In the United Kingdom, there is a special term for the middle-class shoppers who buy their groceries from German discount retails Aldi and Lidl for the first time.
They are called “seagulls,’ squawking at the low prices of prosciutto ham, dark chocolate and parmesan cheese.
Yesterday, the United Kingdom’s largest supermarket chain, Tesco, added some howls of pain to the cacophony in the sector. It admitted that it had overstated its half-year profits by 250 million pounds ($408 million). Four senior executives have been suspended and forensic accountants and lawyers have been called in to go through the company’s books.
The announcement, which is effectively Tesco’s third profit warning this year, highlights once again just how much the once mighty British retailer, which is one of the top three supermarket chains worldwide, is struggling on its home turf against the low-cost, limited-range German supermarket chains.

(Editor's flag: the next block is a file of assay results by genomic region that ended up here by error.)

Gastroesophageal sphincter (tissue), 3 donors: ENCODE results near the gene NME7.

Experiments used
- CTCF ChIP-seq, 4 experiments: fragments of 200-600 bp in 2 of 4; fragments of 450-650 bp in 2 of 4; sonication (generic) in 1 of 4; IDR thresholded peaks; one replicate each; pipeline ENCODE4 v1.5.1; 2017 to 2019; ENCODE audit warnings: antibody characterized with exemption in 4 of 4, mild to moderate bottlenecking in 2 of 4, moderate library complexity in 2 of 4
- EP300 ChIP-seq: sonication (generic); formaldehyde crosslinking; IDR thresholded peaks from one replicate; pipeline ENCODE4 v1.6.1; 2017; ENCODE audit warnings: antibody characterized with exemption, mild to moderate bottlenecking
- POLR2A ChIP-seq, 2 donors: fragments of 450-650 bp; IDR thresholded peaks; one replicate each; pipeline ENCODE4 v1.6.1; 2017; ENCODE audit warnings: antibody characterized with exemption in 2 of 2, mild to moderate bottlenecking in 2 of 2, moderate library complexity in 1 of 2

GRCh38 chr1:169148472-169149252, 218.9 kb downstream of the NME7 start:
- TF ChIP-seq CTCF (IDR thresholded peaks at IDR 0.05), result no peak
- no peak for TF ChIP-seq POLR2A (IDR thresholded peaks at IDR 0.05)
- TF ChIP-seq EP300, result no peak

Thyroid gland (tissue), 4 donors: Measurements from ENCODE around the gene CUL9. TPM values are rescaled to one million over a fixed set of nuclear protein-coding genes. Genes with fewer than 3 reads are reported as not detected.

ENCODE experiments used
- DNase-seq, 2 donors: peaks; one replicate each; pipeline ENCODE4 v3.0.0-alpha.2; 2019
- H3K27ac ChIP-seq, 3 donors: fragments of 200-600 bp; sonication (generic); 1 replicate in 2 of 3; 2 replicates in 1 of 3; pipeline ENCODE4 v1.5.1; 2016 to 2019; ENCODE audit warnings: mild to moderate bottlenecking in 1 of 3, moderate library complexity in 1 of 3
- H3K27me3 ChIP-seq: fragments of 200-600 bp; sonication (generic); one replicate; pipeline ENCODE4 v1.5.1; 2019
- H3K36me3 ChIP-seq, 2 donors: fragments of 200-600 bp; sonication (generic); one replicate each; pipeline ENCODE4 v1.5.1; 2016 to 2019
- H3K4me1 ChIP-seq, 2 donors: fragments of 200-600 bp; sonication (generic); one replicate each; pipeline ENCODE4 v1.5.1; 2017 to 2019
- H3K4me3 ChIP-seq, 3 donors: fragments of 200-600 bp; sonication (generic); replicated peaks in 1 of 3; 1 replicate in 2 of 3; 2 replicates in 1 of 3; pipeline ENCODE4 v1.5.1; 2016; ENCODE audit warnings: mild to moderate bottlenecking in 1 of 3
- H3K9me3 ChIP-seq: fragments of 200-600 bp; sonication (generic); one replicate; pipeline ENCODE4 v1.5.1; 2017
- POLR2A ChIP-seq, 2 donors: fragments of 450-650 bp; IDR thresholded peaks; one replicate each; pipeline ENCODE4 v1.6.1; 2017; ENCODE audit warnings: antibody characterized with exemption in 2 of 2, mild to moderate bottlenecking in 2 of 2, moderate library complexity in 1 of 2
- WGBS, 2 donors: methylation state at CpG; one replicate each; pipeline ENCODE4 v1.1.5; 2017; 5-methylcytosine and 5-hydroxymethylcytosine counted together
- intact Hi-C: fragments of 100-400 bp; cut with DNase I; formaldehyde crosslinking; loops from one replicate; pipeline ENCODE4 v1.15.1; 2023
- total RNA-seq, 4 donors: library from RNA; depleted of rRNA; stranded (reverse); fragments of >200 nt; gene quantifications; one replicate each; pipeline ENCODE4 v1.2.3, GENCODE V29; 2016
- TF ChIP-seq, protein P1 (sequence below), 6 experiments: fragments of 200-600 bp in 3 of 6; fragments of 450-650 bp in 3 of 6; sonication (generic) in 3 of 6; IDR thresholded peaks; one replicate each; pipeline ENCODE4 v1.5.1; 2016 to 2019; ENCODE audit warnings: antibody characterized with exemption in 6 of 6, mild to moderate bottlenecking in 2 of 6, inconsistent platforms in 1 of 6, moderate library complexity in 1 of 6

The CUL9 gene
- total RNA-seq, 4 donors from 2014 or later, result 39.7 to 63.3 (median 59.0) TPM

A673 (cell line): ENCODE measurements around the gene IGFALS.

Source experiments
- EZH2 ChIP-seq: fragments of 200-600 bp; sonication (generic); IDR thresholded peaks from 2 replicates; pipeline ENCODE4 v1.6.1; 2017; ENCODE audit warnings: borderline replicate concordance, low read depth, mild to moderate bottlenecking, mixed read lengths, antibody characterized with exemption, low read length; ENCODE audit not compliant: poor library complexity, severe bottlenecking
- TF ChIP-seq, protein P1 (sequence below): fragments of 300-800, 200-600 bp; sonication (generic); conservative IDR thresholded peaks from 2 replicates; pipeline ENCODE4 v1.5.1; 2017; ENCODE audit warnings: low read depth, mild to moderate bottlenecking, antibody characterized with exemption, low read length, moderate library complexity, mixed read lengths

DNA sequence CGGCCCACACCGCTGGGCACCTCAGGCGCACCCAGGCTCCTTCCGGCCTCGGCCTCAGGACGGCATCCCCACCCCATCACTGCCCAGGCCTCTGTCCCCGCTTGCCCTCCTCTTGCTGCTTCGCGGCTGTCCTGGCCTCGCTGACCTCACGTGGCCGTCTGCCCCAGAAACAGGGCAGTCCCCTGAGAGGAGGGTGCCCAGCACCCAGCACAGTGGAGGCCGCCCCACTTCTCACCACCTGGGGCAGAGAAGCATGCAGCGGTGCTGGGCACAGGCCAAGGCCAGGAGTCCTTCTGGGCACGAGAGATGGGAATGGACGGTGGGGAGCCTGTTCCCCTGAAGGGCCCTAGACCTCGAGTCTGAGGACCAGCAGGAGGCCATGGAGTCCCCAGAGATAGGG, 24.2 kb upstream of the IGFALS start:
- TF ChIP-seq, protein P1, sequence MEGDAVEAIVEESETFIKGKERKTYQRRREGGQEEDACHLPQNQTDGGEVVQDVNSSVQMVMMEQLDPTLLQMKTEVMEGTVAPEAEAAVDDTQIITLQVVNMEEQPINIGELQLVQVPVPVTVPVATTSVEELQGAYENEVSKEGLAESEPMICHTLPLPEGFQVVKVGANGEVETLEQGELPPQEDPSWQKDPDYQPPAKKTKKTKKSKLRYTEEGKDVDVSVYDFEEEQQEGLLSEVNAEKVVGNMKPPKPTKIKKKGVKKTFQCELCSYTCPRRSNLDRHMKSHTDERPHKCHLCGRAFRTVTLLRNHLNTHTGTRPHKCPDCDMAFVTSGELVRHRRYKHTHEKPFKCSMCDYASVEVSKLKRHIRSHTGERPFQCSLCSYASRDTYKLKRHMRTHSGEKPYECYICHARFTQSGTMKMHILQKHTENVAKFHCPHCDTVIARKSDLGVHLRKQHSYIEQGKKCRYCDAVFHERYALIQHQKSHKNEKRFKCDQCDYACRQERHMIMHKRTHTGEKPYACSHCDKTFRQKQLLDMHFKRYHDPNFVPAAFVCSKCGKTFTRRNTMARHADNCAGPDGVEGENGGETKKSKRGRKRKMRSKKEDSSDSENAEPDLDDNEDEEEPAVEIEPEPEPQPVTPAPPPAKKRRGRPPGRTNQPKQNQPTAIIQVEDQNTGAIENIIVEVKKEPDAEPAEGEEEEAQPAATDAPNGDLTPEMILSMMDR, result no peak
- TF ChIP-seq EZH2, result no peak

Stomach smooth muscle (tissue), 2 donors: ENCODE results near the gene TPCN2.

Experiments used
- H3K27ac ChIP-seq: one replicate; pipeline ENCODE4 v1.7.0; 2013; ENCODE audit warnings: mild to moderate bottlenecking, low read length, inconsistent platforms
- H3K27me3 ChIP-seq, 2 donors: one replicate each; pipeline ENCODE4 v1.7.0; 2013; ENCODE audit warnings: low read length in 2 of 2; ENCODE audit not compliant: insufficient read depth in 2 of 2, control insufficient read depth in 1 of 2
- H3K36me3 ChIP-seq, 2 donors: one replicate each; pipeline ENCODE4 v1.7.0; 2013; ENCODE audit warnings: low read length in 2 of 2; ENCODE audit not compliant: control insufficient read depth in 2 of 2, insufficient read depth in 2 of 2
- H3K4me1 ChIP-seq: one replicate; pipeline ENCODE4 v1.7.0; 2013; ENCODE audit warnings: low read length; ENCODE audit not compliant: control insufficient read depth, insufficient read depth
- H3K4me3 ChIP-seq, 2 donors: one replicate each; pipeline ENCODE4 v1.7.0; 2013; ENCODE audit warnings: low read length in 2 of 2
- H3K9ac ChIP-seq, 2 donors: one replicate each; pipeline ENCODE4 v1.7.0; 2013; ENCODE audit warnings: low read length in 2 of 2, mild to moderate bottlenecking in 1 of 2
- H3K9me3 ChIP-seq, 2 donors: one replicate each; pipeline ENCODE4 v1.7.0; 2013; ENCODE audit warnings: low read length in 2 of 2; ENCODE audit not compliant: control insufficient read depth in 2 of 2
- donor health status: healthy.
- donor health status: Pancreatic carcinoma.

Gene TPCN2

The threat from Aldi and Lidl is a huge challenge to Tesco’s new chief executive, Dave Lewis. He joined the company three weeks ago from Unilever to replace Phil Clarke, who stepped down in the summer after Tesco reported its worst sales slump in 30 years. At the time, the British supermarket chain blamed the recession and competition from budget brands, but analysts said the company has simply lost its way.
“Tesco has been under incredible pressure from Aldi and Lidl,” said Fraser McKevitt, head of retail and consumer insight at retail analysts Kantar Worldpanel. “Tesco has lost all meaning as a brand. No one knows if they are meant to be the cheapest, or the best quality, or the most convenient. And the new German discounters are beating them on all these points.”
Aldi and Lidl have shaken up the British supermarket sector since they arrived in the United Kingdom 14 and 10 years ago respectively.